Economic trust is key to election victories in Britain. But what does it mean, and how can Labour win it back? Three things are key to a successful strategy: telling an optimistic story about creating a more equal society with more opportunity for all, tackling the question of immigration, and owning the future, rather than harking back to a disappeared world.
Just before his death, the historian Tony Judt wrote:
We have entered an age of fear. Insecurity is once again an active ingredient of political life in Western democracies. Insecurity born of terrorism, of course; but also, and more insidiously, fear of the uncontrollable speed of change, fear of the loss of employment, fear of losing ground to others in an increasingly unequal distribution of resources, fear of losing control of the circumstances and routines of our daily life. And, perhaps above all, fear that it is not just we who can no longer shape our lives, but that those in authority have also lost control, to forces beyond their reach. (1) Judt was writing in 2010, two years after the financial crisis and shortly before Labour lost the general election after thirteen years in power. Though he did not live to see it, Judt could just as well have been describing the 2015 general election campaign, which was based as much as anything on fear, or the Scottish Independence referendum or indeed the referendum on our membership of the European Union. Fear lies at the heart of twenty-first century politics, not because politicians prey on people's prejudices, but because modern life feels increasingly insecure and unstable.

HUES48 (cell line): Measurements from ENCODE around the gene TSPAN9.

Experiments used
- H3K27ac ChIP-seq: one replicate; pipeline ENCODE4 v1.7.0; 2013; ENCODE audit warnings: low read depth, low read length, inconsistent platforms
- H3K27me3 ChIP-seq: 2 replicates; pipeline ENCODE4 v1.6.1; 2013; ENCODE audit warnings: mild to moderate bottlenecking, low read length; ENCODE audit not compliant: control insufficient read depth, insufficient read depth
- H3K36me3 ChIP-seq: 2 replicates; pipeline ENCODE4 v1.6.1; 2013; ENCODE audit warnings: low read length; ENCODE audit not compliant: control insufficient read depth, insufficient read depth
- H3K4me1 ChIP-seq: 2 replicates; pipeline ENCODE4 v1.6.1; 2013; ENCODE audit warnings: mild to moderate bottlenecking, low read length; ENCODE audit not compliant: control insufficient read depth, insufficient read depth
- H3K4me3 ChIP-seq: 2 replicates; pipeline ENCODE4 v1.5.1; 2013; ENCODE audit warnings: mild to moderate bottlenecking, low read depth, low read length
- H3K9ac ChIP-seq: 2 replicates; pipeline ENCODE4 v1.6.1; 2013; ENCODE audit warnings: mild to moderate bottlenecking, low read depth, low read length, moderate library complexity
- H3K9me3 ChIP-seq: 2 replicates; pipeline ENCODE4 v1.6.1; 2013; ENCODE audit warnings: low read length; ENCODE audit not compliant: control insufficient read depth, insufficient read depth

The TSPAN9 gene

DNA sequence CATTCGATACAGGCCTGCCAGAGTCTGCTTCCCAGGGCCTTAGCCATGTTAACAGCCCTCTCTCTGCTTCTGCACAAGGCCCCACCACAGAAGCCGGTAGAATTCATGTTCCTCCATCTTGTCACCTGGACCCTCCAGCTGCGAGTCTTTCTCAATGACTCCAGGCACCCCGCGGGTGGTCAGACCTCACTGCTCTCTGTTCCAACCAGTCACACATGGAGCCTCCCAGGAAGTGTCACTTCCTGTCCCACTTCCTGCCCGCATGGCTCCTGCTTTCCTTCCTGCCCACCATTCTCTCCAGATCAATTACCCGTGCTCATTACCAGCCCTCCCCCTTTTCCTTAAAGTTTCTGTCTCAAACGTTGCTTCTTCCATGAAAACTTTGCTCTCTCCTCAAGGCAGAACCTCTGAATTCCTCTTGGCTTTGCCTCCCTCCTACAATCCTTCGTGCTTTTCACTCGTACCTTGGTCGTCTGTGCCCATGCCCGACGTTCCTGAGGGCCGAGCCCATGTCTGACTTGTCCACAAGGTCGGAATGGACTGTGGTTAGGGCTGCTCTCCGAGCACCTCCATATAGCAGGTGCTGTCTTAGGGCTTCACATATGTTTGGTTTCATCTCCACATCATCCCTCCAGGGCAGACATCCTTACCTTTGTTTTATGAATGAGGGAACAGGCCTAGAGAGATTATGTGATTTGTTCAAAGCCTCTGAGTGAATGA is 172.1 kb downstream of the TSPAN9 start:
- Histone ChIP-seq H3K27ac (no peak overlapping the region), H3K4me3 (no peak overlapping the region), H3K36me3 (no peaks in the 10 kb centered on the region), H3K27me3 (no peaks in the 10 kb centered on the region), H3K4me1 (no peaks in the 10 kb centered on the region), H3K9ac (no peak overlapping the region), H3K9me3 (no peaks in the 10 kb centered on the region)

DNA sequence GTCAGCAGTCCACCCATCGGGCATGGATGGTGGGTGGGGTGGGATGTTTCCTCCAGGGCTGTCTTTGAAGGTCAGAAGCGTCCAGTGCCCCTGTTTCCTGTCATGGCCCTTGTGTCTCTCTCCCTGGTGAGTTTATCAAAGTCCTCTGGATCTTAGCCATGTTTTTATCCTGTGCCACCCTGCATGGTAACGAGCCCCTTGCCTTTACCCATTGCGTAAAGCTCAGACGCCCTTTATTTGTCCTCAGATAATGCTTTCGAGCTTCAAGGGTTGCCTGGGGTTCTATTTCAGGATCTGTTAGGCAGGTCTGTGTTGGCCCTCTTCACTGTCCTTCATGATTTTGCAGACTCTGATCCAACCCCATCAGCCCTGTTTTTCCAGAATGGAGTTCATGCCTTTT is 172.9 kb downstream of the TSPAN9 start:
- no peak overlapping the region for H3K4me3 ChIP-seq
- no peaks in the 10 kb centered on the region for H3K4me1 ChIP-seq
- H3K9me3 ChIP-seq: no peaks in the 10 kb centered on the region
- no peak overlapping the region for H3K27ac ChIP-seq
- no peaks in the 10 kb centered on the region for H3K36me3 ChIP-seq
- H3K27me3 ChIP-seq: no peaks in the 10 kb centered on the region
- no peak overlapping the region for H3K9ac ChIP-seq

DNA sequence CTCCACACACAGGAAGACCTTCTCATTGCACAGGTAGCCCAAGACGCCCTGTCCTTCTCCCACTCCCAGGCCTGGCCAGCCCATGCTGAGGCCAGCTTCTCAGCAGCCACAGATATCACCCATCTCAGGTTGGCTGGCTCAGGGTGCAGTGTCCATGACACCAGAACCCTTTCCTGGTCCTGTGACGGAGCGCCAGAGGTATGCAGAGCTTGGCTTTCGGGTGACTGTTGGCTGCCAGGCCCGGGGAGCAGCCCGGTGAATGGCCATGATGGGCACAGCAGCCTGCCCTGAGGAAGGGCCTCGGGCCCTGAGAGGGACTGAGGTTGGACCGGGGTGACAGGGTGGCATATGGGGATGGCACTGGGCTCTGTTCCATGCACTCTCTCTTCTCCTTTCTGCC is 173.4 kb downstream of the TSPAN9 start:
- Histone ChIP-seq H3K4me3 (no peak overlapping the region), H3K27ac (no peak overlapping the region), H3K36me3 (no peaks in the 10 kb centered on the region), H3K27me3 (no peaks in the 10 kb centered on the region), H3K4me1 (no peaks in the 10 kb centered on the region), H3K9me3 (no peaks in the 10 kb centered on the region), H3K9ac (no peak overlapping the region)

For Judt, the greatest fear of all is not a fear of immigration, or of economic crises, or of anything specific at all. It is a fear that those with authority, those we trust with positions of power, can no longer control any of these things. Many of the extraordinary political struggles we have seen this year can be explained in these terms. Trump and Sanders have had such unexpected success in part because they have promised to control the effect of trade on working class Americans. The very slogan of the Leave campaign--'take back control'--promises that control of trade, legislation and above all immigration is not beyond the power of politicians and that, if only we left the EU, we would once again have control over our own destiny.
If voters in established democracies doubt whether their leaders are truly in control, it should be no surprise that they place such a premium on competence or trust. This conclusion is not new. Bill Clinton's chief strategist famously told staff in his...